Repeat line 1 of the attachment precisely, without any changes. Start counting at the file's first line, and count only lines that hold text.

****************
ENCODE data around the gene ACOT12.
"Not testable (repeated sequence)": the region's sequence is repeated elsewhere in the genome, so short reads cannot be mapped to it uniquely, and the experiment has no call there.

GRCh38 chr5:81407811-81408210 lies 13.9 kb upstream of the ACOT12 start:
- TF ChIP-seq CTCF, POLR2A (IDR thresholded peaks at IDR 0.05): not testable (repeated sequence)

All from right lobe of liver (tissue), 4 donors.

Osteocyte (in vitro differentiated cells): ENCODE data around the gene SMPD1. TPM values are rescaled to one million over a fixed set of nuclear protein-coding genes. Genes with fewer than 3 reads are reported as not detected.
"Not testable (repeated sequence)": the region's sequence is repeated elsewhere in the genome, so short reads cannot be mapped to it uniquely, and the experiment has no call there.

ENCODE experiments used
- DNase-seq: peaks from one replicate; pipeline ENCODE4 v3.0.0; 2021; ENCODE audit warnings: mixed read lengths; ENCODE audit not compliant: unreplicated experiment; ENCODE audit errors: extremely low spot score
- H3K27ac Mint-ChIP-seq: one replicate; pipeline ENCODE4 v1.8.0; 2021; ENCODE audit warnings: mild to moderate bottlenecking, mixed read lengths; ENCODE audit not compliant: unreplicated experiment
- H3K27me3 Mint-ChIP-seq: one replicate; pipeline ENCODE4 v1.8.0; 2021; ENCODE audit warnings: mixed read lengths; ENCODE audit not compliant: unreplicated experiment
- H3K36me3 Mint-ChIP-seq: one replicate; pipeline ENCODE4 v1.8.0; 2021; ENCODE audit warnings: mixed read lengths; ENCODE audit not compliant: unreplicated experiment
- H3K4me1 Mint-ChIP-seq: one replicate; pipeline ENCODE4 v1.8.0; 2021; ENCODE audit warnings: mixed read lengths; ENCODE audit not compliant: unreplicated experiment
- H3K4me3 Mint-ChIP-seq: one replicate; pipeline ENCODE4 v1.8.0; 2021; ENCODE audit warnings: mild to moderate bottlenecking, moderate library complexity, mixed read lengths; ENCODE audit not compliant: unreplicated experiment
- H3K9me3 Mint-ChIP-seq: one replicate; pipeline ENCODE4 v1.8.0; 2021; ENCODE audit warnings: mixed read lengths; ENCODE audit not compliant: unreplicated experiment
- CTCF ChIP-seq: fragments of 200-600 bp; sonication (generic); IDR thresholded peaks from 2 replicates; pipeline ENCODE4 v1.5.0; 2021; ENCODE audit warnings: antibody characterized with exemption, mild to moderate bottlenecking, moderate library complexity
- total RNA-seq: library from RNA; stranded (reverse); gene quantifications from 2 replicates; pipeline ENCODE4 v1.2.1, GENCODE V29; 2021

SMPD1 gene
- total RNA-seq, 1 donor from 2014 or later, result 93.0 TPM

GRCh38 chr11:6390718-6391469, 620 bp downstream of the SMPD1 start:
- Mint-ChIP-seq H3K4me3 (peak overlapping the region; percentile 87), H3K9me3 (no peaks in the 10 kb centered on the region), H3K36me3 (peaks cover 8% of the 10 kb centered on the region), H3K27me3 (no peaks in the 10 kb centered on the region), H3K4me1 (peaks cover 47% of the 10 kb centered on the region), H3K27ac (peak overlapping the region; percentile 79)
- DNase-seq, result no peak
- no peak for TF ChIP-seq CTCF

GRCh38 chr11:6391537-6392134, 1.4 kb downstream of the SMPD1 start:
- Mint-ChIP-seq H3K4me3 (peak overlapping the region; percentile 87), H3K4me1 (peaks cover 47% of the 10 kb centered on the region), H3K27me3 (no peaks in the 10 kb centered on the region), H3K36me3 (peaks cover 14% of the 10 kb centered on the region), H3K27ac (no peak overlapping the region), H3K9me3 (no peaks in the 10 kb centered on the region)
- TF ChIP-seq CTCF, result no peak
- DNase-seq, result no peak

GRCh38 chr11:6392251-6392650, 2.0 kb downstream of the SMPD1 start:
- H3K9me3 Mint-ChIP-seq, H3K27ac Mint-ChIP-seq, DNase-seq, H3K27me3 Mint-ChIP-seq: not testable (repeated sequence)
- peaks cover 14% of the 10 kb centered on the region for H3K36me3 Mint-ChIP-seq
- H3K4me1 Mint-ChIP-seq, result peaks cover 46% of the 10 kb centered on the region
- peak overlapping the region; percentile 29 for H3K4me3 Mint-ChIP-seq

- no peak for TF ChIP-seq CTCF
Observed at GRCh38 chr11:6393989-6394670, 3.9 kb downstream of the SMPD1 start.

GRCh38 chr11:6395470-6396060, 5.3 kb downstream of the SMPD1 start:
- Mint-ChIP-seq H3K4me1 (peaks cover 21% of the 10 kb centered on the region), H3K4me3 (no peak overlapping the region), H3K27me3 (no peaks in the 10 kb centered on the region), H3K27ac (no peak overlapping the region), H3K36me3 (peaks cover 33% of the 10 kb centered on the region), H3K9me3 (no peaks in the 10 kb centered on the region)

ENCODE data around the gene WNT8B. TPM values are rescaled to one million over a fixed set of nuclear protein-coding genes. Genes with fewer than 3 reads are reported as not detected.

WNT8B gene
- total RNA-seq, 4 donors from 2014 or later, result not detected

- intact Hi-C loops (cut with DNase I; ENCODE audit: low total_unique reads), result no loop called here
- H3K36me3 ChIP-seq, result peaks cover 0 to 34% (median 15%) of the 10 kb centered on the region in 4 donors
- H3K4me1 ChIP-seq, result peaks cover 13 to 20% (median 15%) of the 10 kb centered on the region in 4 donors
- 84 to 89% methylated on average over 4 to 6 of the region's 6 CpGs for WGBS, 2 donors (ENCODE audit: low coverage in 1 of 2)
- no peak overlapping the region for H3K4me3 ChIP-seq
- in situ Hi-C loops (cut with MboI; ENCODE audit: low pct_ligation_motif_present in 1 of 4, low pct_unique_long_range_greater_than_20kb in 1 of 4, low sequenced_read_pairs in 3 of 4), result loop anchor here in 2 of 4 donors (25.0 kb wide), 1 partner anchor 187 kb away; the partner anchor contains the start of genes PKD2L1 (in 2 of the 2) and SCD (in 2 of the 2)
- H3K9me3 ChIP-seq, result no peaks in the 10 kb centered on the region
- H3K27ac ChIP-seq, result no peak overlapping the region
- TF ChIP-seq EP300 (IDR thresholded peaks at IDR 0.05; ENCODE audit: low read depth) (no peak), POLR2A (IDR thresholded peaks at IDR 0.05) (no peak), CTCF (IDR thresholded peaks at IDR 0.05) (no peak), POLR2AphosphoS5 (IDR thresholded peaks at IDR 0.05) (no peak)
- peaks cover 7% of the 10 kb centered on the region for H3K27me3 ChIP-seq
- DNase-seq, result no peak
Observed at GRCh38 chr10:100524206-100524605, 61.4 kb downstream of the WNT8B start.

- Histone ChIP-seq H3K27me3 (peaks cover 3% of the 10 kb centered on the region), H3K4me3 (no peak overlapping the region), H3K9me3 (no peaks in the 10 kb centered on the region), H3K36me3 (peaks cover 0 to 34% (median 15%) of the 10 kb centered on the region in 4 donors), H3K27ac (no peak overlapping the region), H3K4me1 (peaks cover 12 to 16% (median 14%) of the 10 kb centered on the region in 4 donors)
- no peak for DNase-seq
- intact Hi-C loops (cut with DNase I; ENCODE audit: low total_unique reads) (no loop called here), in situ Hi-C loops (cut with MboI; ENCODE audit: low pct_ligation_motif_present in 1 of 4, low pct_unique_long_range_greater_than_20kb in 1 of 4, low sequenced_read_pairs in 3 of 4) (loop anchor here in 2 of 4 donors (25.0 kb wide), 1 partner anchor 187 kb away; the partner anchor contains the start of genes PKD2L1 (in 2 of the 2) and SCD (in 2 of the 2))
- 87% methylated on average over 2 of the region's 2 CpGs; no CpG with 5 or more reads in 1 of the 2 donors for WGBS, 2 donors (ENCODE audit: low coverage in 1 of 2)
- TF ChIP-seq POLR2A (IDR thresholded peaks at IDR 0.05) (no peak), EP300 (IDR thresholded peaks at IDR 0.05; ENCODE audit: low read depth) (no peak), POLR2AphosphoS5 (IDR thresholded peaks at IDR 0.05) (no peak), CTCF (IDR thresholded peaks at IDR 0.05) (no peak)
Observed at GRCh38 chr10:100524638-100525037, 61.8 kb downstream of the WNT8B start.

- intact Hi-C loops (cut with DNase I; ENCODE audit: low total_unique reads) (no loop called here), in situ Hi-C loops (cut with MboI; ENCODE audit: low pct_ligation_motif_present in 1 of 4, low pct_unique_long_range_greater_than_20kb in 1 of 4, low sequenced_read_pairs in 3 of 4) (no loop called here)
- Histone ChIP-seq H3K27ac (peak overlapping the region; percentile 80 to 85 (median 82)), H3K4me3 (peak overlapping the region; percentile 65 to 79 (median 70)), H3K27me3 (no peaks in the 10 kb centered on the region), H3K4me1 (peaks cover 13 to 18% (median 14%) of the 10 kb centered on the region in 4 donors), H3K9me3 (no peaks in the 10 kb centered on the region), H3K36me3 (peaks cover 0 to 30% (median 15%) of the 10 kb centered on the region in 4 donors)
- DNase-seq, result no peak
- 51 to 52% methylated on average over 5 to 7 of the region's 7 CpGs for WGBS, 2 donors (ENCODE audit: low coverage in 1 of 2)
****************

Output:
ENCODE data around the gene ACOT12.